Denver, the drug friendly Mile High City, known for its fit, active people, beautiful views, cannabis dispensaries and decriminalized magic mushrooms, apparently, has a "drinking problem."
And it’s a pretty serious one, according to Denver Public Health (DPH).
DPH says that the drinking problem in Denver is worse than in any other Western city of its size: 27-percent of the surveyed population confided that they binge drink (consuming four or more drinks in two hours) regularly.
Which seems like an obvious observation if you spend any time out in the city: The streets are lined with awesome craft breweries and award winning distilleries, hip wine makers, fun bars, pubs, gastro-pubs, tasting rooms, restaurants and collectives — all of which serve drinks, all of which are full of happy, tipsy customers. It's the American dream incarnate.
And on weekends, those drinking establishments are overflowing, the bars are packed shoulder to shoulder, and the drink is flowing strong. If “binge drinking” is four or more drinks in under two hours, just about everyone out there on the weekends is binge drinking.
Who can blame us? Denver is full of active people who like to have fun, and Colorado has a lot of really good local beer and liquor to have fun with. Drinking is part of Denver’s culture.
Which, is exactly the problem, according to Dr. Bill Burman, the executive director of Denver Public Health. People are drinking at sporting events, at celebrations, at BBQ’s, with breakfast, lunch and dinner, we drink at concerts, on dates, with family, with friends, with strangers, even. Alcohol is society’s drug of choice (for good or ill); it has been a social lubricant and party elixir for the last 12,000 years (maybe even longer).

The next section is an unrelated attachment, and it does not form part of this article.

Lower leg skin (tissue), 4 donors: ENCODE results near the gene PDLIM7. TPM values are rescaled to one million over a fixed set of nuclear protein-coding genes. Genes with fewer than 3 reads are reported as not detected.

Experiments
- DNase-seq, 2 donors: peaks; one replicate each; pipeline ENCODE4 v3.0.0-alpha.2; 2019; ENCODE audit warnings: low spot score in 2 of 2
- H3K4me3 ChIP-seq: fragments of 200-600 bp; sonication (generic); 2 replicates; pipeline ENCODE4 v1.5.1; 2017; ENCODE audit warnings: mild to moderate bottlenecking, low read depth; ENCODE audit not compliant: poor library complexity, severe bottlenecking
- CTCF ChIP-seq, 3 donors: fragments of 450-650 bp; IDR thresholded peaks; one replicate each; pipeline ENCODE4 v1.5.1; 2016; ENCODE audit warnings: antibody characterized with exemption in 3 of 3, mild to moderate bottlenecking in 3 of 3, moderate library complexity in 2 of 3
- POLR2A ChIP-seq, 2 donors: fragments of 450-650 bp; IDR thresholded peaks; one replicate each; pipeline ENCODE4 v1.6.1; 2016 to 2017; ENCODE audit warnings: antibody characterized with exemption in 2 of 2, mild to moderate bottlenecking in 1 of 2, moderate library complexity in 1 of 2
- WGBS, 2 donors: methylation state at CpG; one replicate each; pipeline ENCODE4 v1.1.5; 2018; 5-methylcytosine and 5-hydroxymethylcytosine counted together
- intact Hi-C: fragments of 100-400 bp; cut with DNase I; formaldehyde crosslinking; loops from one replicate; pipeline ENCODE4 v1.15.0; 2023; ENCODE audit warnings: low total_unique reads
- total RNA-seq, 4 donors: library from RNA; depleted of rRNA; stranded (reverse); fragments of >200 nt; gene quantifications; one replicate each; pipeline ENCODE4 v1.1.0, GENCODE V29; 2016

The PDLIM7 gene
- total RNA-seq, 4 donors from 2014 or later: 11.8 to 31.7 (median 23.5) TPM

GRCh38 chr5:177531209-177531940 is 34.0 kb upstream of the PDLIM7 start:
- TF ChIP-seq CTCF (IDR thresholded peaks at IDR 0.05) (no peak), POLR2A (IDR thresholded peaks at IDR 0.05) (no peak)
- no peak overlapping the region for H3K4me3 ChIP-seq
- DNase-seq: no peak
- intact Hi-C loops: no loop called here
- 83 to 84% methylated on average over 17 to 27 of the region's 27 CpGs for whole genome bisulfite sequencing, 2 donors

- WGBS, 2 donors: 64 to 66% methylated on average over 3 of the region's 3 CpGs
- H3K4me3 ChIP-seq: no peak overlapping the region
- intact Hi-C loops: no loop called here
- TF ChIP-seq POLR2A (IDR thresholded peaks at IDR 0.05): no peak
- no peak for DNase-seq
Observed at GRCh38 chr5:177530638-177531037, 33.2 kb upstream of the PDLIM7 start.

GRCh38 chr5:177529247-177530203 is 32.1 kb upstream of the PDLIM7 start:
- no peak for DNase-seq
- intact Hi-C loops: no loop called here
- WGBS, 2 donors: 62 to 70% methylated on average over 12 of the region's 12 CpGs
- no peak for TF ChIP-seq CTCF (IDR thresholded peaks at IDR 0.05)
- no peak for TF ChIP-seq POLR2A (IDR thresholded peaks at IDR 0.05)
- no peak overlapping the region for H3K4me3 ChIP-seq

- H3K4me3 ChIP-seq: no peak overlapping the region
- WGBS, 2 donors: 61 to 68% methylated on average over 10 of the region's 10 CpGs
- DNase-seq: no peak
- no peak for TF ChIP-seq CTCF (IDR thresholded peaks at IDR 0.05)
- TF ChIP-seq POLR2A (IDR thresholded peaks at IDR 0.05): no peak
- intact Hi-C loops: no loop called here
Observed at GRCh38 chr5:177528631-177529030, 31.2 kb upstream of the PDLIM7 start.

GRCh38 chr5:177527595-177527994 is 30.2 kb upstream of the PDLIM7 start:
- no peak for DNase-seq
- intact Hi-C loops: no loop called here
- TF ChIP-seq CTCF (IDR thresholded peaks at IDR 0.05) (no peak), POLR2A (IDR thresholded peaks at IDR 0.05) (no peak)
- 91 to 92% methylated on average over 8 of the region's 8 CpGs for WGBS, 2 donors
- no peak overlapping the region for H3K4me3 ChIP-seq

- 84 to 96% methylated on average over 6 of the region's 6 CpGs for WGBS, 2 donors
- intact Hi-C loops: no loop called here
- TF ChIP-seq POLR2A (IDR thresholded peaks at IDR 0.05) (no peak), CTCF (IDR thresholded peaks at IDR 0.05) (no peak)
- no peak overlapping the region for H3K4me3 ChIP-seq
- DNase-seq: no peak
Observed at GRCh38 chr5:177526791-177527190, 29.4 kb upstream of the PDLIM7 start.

Burman says it’s so pervasive throughout the modern world and throughout Denver specifically, that we’ve been desensitized to the dangers of drinking.
“Most of us use alcohol — we’re very familiar with it, hence we don’t see it,” Burman says. “But let me be clear: Denver has a drinking problem.”
A “problem” that Burman and others from DPH think needs an intervention. Whether that means raising Colorado’s liquor taxes (so drinks will cost even more), making it harder for businesses to obtain alcohol licenses, or clamping tighter restrictions on where it’s legal to drink in public, doesn’t matter. As long as people stop drinking so much.
“We as a community can do something about alcohol misuse,” says Burman. “We can prevent many of the acute and chronic effects of alcohol on health through better identification and treatment, environmental controls and heightened public awareness.”
Of course, nobody wants more fatal alcohol-related car crashes. Nobody wants Colorado’s hospitals and ambulances full of people suffering from alcohol poisoning. Nobody wants outsized EMS.
But, higher taxes and more laws certainly don’t seem like the best solutions to Denver's alleged "problem." It just sounds like a good way to invoke the wrath of The People. DPH can lecture on the negative health effects of binge drinking until the Sun rises over Idalia, but at the end of the day, more taxes and laws aren't going to stop people from binge drinking after a long week at the office.
And, if Denver’s drinking habit really bothers someone that much, they're welcome to join any one of the growing number of sober groups around town. Try “Sober Not Boring,” the monthly Denver meetup that hikes mountains and plays pickleball. Or “Sober AF Entertainment,” who sets up sober tailgates at sporting events, music festivals and concerts.
Sound like a riot.